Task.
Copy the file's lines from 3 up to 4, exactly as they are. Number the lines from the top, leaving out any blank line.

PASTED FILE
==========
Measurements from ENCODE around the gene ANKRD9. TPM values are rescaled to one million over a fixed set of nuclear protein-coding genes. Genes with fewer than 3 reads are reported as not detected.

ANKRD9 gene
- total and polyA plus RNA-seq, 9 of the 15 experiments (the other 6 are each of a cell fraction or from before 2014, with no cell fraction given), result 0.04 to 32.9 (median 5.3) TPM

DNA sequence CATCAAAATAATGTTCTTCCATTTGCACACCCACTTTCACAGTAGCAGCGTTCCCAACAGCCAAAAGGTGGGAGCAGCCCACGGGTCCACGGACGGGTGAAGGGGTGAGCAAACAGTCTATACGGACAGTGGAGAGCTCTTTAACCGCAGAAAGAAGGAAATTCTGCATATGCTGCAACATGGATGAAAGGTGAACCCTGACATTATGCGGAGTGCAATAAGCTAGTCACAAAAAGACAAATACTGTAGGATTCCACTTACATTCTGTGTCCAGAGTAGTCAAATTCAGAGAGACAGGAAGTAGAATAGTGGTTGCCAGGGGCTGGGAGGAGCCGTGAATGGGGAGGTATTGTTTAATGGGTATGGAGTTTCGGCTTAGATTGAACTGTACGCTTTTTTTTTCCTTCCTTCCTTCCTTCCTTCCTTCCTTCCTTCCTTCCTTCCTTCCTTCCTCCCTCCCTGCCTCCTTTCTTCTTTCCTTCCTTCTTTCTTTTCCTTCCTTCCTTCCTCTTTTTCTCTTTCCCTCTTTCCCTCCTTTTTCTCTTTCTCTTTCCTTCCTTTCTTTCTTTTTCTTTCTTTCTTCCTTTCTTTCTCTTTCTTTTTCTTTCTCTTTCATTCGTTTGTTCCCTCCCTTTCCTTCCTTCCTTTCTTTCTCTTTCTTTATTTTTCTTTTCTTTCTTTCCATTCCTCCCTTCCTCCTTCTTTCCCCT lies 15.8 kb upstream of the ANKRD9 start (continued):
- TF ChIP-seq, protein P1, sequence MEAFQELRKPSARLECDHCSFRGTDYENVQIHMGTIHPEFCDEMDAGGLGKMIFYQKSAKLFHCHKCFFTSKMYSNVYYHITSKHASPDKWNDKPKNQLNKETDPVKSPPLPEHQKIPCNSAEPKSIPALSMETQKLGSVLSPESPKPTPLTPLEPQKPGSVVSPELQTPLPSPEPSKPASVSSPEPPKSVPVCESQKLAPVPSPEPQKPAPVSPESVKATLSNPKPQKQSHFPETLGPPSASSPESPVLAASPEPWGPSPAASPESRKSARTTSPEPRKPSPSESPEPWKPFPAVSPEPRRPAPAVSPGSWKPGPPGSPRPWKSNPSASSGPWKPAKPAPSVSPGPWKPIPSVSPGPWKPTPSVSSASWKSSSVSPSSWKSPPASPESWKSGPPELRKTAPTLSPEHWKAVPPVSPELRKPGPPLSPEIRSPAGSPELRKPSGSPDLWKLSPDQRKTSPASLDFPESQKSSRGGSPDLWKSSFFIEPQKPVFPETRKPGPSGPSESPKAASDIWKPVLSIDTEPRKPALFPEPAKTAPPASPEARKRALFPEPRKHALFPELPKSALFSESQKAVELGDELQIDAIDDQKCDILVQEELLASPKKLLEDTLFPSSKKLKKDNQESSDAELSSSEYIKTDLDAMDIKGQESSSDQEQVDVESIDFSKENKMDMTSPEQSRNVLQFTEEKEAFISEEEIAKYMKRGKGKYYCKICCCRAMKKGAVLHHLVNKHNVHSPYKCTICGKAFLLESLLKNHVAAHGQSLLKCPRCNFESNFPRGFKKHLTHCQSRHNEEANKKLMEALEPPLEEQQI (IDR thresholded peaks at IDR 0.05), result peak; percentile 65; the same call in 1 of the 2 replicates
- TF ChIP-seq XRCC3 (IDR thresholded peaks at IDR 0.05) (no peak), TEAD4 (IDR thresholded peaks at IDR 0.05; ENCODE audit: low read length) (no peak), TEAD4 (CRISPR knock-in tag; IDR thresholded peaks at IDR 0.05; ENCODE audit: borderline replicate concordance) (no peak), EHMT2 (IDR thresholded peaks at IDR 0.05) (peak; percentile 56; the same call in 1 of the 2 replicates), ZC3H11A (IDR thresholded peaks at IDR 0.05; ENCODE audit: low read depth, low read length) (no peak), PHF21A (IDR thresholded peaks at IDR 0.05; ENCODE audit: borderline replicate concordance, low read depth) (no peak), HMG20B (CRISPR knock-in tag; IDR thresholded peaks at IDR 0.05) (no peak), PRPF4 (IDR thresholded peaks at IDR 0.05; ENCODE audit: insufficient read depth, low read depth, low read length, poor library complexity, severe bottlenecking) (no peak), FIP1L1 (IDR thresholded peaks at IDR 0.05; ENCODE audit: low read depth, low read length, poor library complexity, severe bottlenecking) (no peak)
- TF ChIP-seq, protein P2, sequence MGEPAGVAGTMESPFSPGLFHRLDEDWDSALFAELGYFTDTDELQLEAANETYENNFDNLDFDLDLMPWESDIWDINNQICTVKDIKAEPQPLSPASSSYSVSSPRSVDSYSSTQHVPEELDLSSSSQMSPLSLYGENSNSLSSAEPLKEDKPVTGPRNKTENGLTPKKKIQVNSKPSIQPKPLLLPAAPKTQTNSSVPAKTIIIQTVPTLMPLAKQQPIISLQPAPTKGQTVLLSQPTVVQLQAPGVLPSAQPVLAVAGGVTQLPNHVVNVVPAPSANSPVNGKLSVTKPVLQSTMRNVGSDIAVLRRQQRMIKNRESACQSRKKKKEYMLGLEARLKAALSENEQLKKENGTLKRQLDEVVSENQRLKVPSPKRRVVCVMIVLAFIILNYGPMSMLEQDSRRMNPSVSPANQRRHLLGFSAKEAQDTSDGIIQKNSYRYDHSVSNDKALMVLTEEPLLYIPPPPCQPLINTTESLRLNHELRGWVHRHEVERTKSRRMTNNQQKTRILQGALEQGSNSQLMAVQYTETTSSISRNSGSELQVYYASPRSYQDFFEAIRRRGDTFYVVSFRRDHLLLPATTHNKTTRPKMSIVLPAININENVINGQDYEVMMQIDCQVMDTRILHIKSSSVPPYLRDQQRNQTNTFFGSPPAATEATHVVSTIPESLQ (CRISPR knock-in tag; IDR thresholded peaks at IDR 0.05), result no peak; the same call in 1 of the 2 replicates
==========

- total and polyA plus RNA-seq, 9 of the 15 experiments (the other 6 are each of a cell fraction or from before 2014, with no cell fraction given), result 0.04 to 32.9 (median 5.3) TPM

DNA sequence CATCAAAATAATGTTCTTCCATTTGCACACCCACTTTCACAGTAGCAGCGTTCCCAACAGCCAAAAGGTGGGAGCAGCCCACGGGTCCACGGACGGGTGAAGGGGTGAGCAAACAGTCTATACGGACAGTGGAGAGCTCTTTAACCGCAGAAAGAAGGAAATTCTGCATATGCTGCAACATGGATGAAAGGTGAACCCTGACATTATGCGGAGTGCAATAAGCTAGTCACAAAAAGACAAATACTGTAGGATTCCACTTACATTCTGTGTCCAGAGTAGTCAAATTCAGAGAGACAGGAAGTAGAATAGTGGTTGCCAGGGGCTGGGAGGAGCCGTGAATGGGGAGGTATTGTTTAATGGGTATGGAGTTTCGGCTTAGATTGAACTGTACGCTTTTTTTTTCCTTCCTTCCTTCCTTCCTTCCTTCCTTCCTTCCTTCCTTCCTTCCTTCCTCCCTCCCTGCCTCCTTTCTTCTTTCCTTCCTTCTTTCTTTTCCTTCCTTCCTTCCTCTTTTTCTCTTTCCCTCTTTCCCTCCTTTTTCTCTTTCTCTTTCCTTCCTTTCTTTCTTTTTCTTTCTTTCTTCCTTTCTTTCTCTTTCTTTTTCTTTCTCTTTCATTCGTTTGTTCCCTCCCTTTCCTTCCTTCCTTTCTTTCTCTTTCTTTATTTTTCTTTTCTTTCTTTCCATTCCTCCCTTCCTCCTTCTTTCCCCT lies 15.8 kb upstream of the ANKRD9 start (continued):